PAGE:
“The transaction would carry a hefty price tag, making the list of potential suitors relatively small,” said Castañón-Martínez.


Microsoft is no stranger to acquiring rival sellers of communication and collaboration tools. It snapped up Skype for $8.5 billion in 2011 and enterprise social network application Yammer for $1.2 billion the following year. There is no doubt it could afford to acquire Slack, too.

Of course, there's a significant reason Microsoft might not be interested: the Redmond, Wash. company has already invested heavily in the creation of its own chat-based team collaboration application, Teams.

Former CEO Bill Gates and current CEO Satya Nadella are thought to have vetoed a multi-billion dollar move for Slack on the basis that Microsoft would be better off positioning Skype for business users. Teams – used by 329,000 organizations since its launch in 2017 – is now replacing Skype for Business as the main workplace communication tool in Microsoft’s portfolio.


Microsoft represents a common adversary for both Google and Slack, and the two companies have worked to integrate their products tightly following the release of Teams.

However, Google launched its own version of a team collaboration app, Hangouts Chat, last year – filling a gap in its G Suite portfolio that Slack might otherwise have been able to plug.

“Google already has its own Slack alternative with Hangouts Chat, which is relatively new and unknown, but which already tightly integrates with the broader G Suite portfolio,” said Ashenden.


Amazon Web Services has slowly begun to add business apps to its array of cloud infrastructure and analytics tools, launching the videoconferencing platform Chime and content collaboration tool WorkDocs. It is also one of the few large tech firms without a rival team collaboration app in its portfolio.

“Amazon/AWS is definitely looking to compete in the applications space, but has yet to fully articulate how it would achieve that – and its strategy is typically driven by cloud traffic, which is why it has products like Chime in the conferencing area, which drive cloud consumption,” said Ashenden.

“I’m not sure that Slack would be its most obvious starting point, beyond the fact that it would launch AWS into applications with a bang,” she said.


Would an acquisition make sense for Apple? It already has the basic components of a workplace collaboration and productivity suite in place, such as Group FaceTime for video calls and iWork apps that support collaborative document editing. Acquiring Slack would give APple immediate access to millions of users and a foothold in the enterprise.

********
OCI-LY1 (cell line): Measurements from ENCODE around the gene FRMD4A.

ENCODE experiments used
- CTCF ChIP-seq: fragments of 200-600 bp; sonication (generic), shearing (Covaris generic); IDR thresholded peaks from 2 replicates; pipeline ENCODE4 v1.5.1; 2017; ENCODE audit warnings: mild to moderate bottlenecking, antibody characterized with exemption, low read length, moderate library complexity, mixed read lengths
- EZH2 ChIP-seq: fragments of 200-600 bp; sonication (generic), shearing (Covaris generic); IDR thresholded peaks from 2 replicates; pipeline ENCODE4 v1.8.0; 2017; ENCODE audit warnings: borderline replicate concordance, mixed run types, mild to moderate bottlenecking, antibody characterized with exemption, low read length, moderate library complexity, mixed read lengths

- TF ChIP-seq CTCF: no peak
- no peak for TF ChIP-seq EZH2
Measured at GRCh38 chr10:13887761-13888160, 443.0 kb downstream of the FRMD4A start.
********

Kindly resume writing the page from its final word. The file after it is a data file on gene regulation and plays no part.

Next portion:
That last point is noteworthy because Apple – while often seen as focused on the consumer market – has made numerous enterprise strides in recent years. It’s pushed into mobile management and teamed up with the likes of IBM and SAP.

Even so, an Apple buy appears to be a longshot, at best.

Would an acquisition make sense?

Facebook, Oracle and Salesforce are among the other big-hitters that could conceivably make such a bid.

It is not hard to see why vendors might, for the right price, be interested in acquiring Slack.

Slack is a rarity in that it sells its team collaboration tool as a standalone product rather than as one part of a suite of tools; rivals have argued that team chat is more a “feature” than a standalone product. That said, any acquisition and incorporation into a wider portfolio of tools could have advantages, even for vendors that already have their own chat apps.

But such a move could prove to be counter-productive. With Microsoft throwing its weight behind Teams, Slack is already under significant pressure and an acquisition could turn into a major distraction for customers.

“Any acquisition at this point would also be difficult for Slack – Microsoft is already pushing hard at the opportunity that Slack has exposed, and while it doesn’t have all the pieces fully lined up yet, the amount of investment going into the product makes it imperative that Slack doesn’t take its eye off the ball,” said Ashenden.

“An acquisition would inevitably cause uncertainty both for Slack’s customers and also for Slack as a company, and Microsoft – and Facebook, for that matter - would undoubtedly use that to its advantage.”

Furthermore, a large part of Slack’s appeal is its openness and ability to connect to a variety of third-party tools, which might not mesh well with plans from another vendor.

“Not all suitors are an ‘integrate-with-everything’ company, a direction that has made Slack successful,” said Kurtzman.

Copyright © 2019 IDG Communications, Inc.

It’s time to break the ChatGPT habit
Shop Tech Products at Amazon